Funding shortage hinders Vietnam’s HIV/AIDS fight hinh anh 1Addicted people is treated by methadone in southern Ba Ria Vung Tau province. (Source:
Medical experts are concerned that an outbreak of the HIV virus is likely to return to Vietnam any time due to a lack of funds.

A funding shortage could open the way to a potential health catastrophe, said Nguyen Hoang Long, Director of Ministry of Health's Department of HIV/AIDS Prevention and Control, at a workshop held in Hanoi last week to design an HIV/AIDS Prevention for the 2016-2020 period.

It is estimated that Vietnam will need at least 7.4 trillion VND (329 million USD) for the programme for 2016-20 period but it will lack about 11 percent of the capital. Because the HIV prevention programme will not be a national target programme, it will suffer a big reduction in budget allocation.

About 80 percent of funding for HIV response in Vietnam comes from external donors but the funding will be gradually lowered because Vietnam has now been classed as a middle-income country.

For example, Global Fund to Fight HIV/AIDS will cease funding by 2015, the US President's Emergency Plan for AIDS Relief (PEPFAR) by 2018.

Statistics from the Department of HIV/AIDS Prevention and Control showed that as of June, there were 227,114 people living with HIV in Vietnam. Of these, 71,115 HIV carriers had progressed to AIDS and 76,588 people had died.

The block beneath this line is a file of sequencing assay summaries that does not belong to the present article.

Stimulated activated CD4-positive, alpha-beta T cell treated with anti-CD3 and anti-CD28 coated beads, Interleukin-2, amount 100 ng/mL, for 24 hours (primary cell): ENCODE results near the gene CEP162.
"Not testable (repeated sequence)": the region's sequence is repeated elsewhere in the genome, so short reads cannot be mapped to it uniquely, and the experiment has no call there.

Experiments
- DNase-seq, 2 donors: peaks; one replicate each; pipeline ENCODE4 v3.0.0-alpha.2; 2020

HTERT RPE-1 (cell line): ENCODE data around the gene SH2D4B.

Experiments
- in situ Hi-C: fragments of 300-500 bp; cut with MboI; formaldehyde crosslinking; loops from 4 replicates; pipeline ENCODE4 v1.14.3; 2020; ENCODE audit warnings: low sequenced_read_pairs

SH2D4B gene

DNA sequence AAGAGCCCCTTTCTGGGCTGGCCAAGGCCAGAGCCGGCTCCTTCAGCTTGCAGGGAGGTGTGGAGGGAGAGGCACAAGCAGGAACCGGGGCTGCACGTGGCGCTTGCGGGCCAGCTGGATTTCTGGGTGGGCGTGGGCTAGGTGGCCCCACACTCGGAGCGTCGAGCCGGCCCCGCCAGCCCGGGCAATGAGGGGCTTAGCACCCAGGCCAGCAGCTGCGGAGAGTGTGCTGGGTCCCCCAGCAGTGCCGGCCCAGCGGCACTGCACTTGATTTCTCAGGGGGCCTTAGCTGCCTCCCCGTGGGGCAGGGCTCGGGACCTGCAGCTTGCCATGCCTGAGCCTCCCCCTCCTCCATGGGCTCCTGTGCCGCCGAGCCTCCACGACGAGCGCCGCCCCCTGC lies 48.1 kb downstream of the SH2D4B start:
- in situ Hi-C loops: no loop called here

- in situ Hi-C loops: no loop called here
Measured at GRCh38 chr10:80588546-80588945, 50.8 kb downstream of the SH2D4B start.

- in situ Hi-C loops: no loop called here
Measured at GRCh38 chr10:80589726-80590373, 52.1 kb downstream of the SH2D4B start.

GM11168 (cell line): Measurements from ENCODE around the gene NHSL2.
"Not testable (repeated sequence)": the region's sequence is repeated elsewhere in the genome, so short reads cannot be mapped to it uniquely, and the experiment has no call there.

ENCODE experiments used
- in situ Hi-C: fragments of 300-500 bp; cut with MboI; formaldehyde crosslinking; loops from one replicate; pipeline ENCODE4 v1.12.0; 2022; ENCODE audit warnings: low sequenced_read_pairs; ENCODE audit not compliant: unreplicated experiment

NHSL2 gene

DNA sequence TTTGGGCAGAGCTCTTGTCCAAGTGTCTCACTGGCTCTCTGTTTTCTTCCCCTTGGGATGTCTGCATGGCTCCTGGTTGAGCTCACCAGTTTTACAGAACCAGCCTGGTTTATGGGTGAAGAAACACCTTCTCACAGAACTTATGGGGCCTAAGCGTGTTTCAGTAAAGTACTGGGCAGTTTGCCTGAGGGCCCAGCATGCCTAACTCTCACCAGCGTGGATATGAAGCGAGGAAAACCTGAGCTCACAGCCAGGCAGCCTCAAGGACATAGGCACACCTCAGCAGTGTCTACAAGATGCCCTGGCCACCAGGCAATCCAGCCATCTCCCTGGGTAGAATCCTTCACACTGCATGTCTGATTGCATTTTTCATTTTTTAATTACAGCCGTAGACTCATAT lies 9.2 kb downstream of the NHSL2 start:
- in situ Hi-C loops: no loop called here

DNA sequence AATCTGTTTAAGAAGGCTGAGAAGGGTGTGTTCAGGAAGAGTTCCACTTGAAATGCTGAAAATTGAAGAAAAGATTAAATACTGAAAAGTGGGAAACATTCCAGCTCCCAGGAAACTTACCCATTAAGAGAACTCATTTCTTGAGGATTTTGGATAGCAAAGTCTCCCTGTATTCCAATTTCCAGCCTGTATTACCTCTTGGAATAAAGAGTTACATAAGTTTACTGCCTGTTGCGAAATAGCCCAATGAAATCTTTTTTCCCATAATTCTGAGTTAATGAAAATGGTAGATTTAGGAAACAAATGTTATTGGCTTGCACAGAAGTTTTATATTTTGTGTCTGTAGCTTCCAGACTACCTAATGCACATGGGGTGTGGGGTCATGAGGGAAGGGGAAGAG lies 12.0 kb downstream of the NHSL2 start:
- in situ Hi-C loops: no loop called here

The HIV epidemic had spread to 99.8 percent of districts and over 80.3 percent of wards and communes across the country.

Long said ARV drugs could suppress the HIV virus, stop the progression of HIV and reduce HIV infections in the community.

During the 2011 to 15 period, the country saved 150,000 people living with HIV from fatalities and helped 400,000 people avoid HIV infection.

Long said about 98,000 people with HIV had received free ARV treatment in the country to date. He said it cost about 420 billion VND (19 million USD) a year to treat 98,000 people with HIV.

Thus, the cost for medical treatment for one person treated with ARV was about 4 million VND (181 USD) a year.

"As funds dry up, many HIV carriers may abandon treatment because they cannot afford it, raising the risk of those with HIV progressing to AIDS.

"Finding alternative sources to maintain the provision of HIV related goods and services is crucial," he said.

Long stressed the need for increased budget allocation for HIV/AIDS prevention in the coming years.

According to the HIV/AIDs prevention plan for 2016 to 2020, Vietnam will focus on keeping the rate of new HIV cases below 0.3 percent by 2020, while reducing the impact of HIV/AID on socio-economic development.

The plan includes national targets of 80 percent of the population aged between 15 and 49 having adequate knowledge of HIV, 80 percent of the population not discriminating against people living with HIV, and 90 percent of people living with HIV understanding their condition and receiving antiretroviral (ARV) treatment.

HIV/AIDS prevention in the future will focus on providing sterile syringes for drug users, especially those in mountainous and far-flung areas, expanding the use of new and traditional medicine in detoxification.

It also concentrates on studying and applying preventive measures against HIV and expanding the number of HIV testing clinics nationwide.-VNA